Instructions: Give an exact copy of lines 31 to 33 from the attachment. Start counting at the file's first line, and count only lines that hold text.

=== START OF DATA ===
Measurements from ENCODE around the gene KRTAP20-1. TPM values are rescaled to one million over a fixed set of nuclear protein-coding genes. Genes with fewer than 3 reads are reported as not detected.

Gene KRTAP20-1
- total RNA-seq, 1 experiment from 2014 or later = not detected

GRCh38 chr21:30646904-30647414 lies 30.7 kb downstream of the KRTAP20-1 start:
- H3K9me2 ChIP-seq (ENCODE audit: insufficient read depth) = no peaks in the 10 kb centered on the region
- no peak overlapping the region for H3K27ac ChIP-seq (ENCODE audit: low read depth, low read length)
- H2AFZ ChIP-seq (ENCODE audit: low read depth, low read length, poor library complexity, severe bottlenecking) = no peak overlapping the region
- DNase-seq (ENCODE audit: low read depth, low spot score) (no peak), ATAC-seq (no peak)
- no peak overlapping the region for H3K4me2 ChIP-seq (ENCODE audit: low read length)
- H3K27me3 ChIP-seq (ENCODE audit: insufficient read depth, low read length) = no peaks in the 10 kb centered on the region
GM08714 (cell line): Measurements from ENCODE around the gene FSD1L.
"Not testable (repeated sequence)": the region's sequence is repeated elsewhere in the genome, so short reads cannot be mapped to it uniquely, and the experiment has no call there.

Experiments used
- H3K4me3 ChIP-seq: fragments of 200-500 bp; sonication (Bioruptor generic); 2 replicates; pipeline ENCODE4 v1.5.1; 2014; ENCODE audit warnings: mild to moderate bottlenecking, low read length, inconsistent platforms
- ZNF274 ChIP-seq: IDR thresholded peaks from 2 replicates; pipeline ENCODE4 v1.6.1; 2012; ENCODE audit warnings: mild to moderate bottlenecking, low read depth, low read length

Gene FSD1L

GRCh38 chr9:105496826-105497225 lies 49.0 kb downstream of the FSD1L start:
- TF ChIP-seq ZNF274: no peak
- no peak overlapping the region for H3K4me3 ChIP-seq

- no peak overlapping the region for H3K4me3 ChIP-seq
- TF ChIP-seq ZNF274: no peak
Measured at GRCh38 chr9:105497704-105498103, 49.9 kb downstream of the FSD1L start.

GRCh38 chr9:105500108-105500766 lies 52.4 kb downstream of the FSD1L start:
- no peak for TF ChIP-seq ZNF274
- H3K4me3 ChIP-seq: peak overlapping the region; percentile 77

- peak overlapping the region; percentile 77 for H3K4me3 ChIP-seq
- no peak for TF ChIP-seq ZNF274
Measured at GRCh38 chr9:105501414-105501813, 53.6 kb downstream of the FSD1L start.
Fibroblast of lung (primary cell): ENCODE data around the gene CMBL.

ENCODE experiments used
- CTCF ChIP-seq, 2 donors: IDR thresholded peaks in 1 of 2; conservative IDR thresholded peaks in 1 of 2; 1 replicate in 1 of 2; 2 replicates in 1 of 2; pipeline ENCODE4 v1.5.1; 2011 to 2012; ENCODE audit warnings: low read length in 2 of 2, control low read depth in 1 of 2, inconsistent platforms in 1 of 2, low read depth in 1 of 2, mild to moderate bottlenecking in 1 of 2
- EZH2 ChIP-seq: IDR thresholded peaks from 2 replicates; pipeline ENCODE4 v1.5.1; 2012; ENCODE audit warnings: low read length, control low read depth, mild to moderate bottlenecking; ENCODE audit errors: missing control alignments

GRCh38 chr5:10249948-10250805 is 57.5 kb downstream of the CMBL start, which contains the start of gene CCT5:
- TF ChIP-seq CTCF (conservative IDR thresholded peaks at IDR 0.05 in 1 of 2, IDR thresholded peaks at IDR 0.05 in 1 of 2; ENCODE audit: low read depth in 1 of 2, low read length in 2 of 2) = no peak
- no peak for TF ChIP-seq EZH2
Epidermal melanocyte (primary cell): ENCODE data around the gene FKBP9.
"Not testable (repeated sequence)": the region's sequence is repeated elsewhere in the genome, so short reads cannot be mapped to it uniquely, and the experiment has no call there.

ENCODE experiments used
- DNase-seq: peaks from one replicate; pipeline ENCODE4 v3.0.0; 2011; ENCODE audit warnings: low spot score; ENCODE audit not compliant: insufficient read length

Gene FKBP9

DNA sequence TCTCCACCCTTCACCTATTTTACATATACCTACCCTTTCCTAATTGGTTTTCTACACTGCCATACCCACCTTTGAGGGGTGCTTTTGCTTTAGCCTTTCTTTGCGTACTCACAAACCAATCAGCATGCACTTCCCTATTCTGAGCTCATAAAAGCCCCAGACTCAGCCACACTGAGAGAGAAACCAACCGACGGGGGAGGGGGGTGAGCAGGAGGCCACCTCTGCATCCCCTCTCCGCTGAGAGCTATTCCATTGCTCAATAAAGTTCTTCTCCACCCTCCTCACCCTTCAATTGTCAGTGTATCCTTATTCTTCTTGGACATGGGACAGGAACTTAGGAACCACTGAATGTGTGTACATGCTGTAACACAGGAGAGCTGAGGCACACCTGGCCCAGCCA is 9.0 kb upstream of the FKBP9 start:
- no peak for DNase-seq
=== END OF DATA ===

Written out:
- CTCF ChIP-seq, 2 donors: IDR thresholded peaks in 1 of 2; conservative IDR thresholded peaks in 1 of 2; 1 replicate in 1 of 2; 2 replicates in 1 of 2; pipeline ENCODE4 v1.5.1; 2011 to 2012; ENCODE audit warnings: low read length in 2 of 2, control low read depth in 1 of 2, inconsistent platforms in 1 of 2, low read depth in 1 of 2, mild to moderate bottlenecking in 1 of 2
- EZH2 ChIP-seq: IDR thresholded peaks from 2 replicates; pipeline ENCODE4 v1.5.1; 2012; ENCODE audit warnings: low read length, control low read depth, mild to moderate bottlenecking; ENCODE audit errors: missing control alignments

GRCh38 chr5:10249948-10250805 is 57.5 kb downstream of the CMBL start, which contains the start of gene CCT5: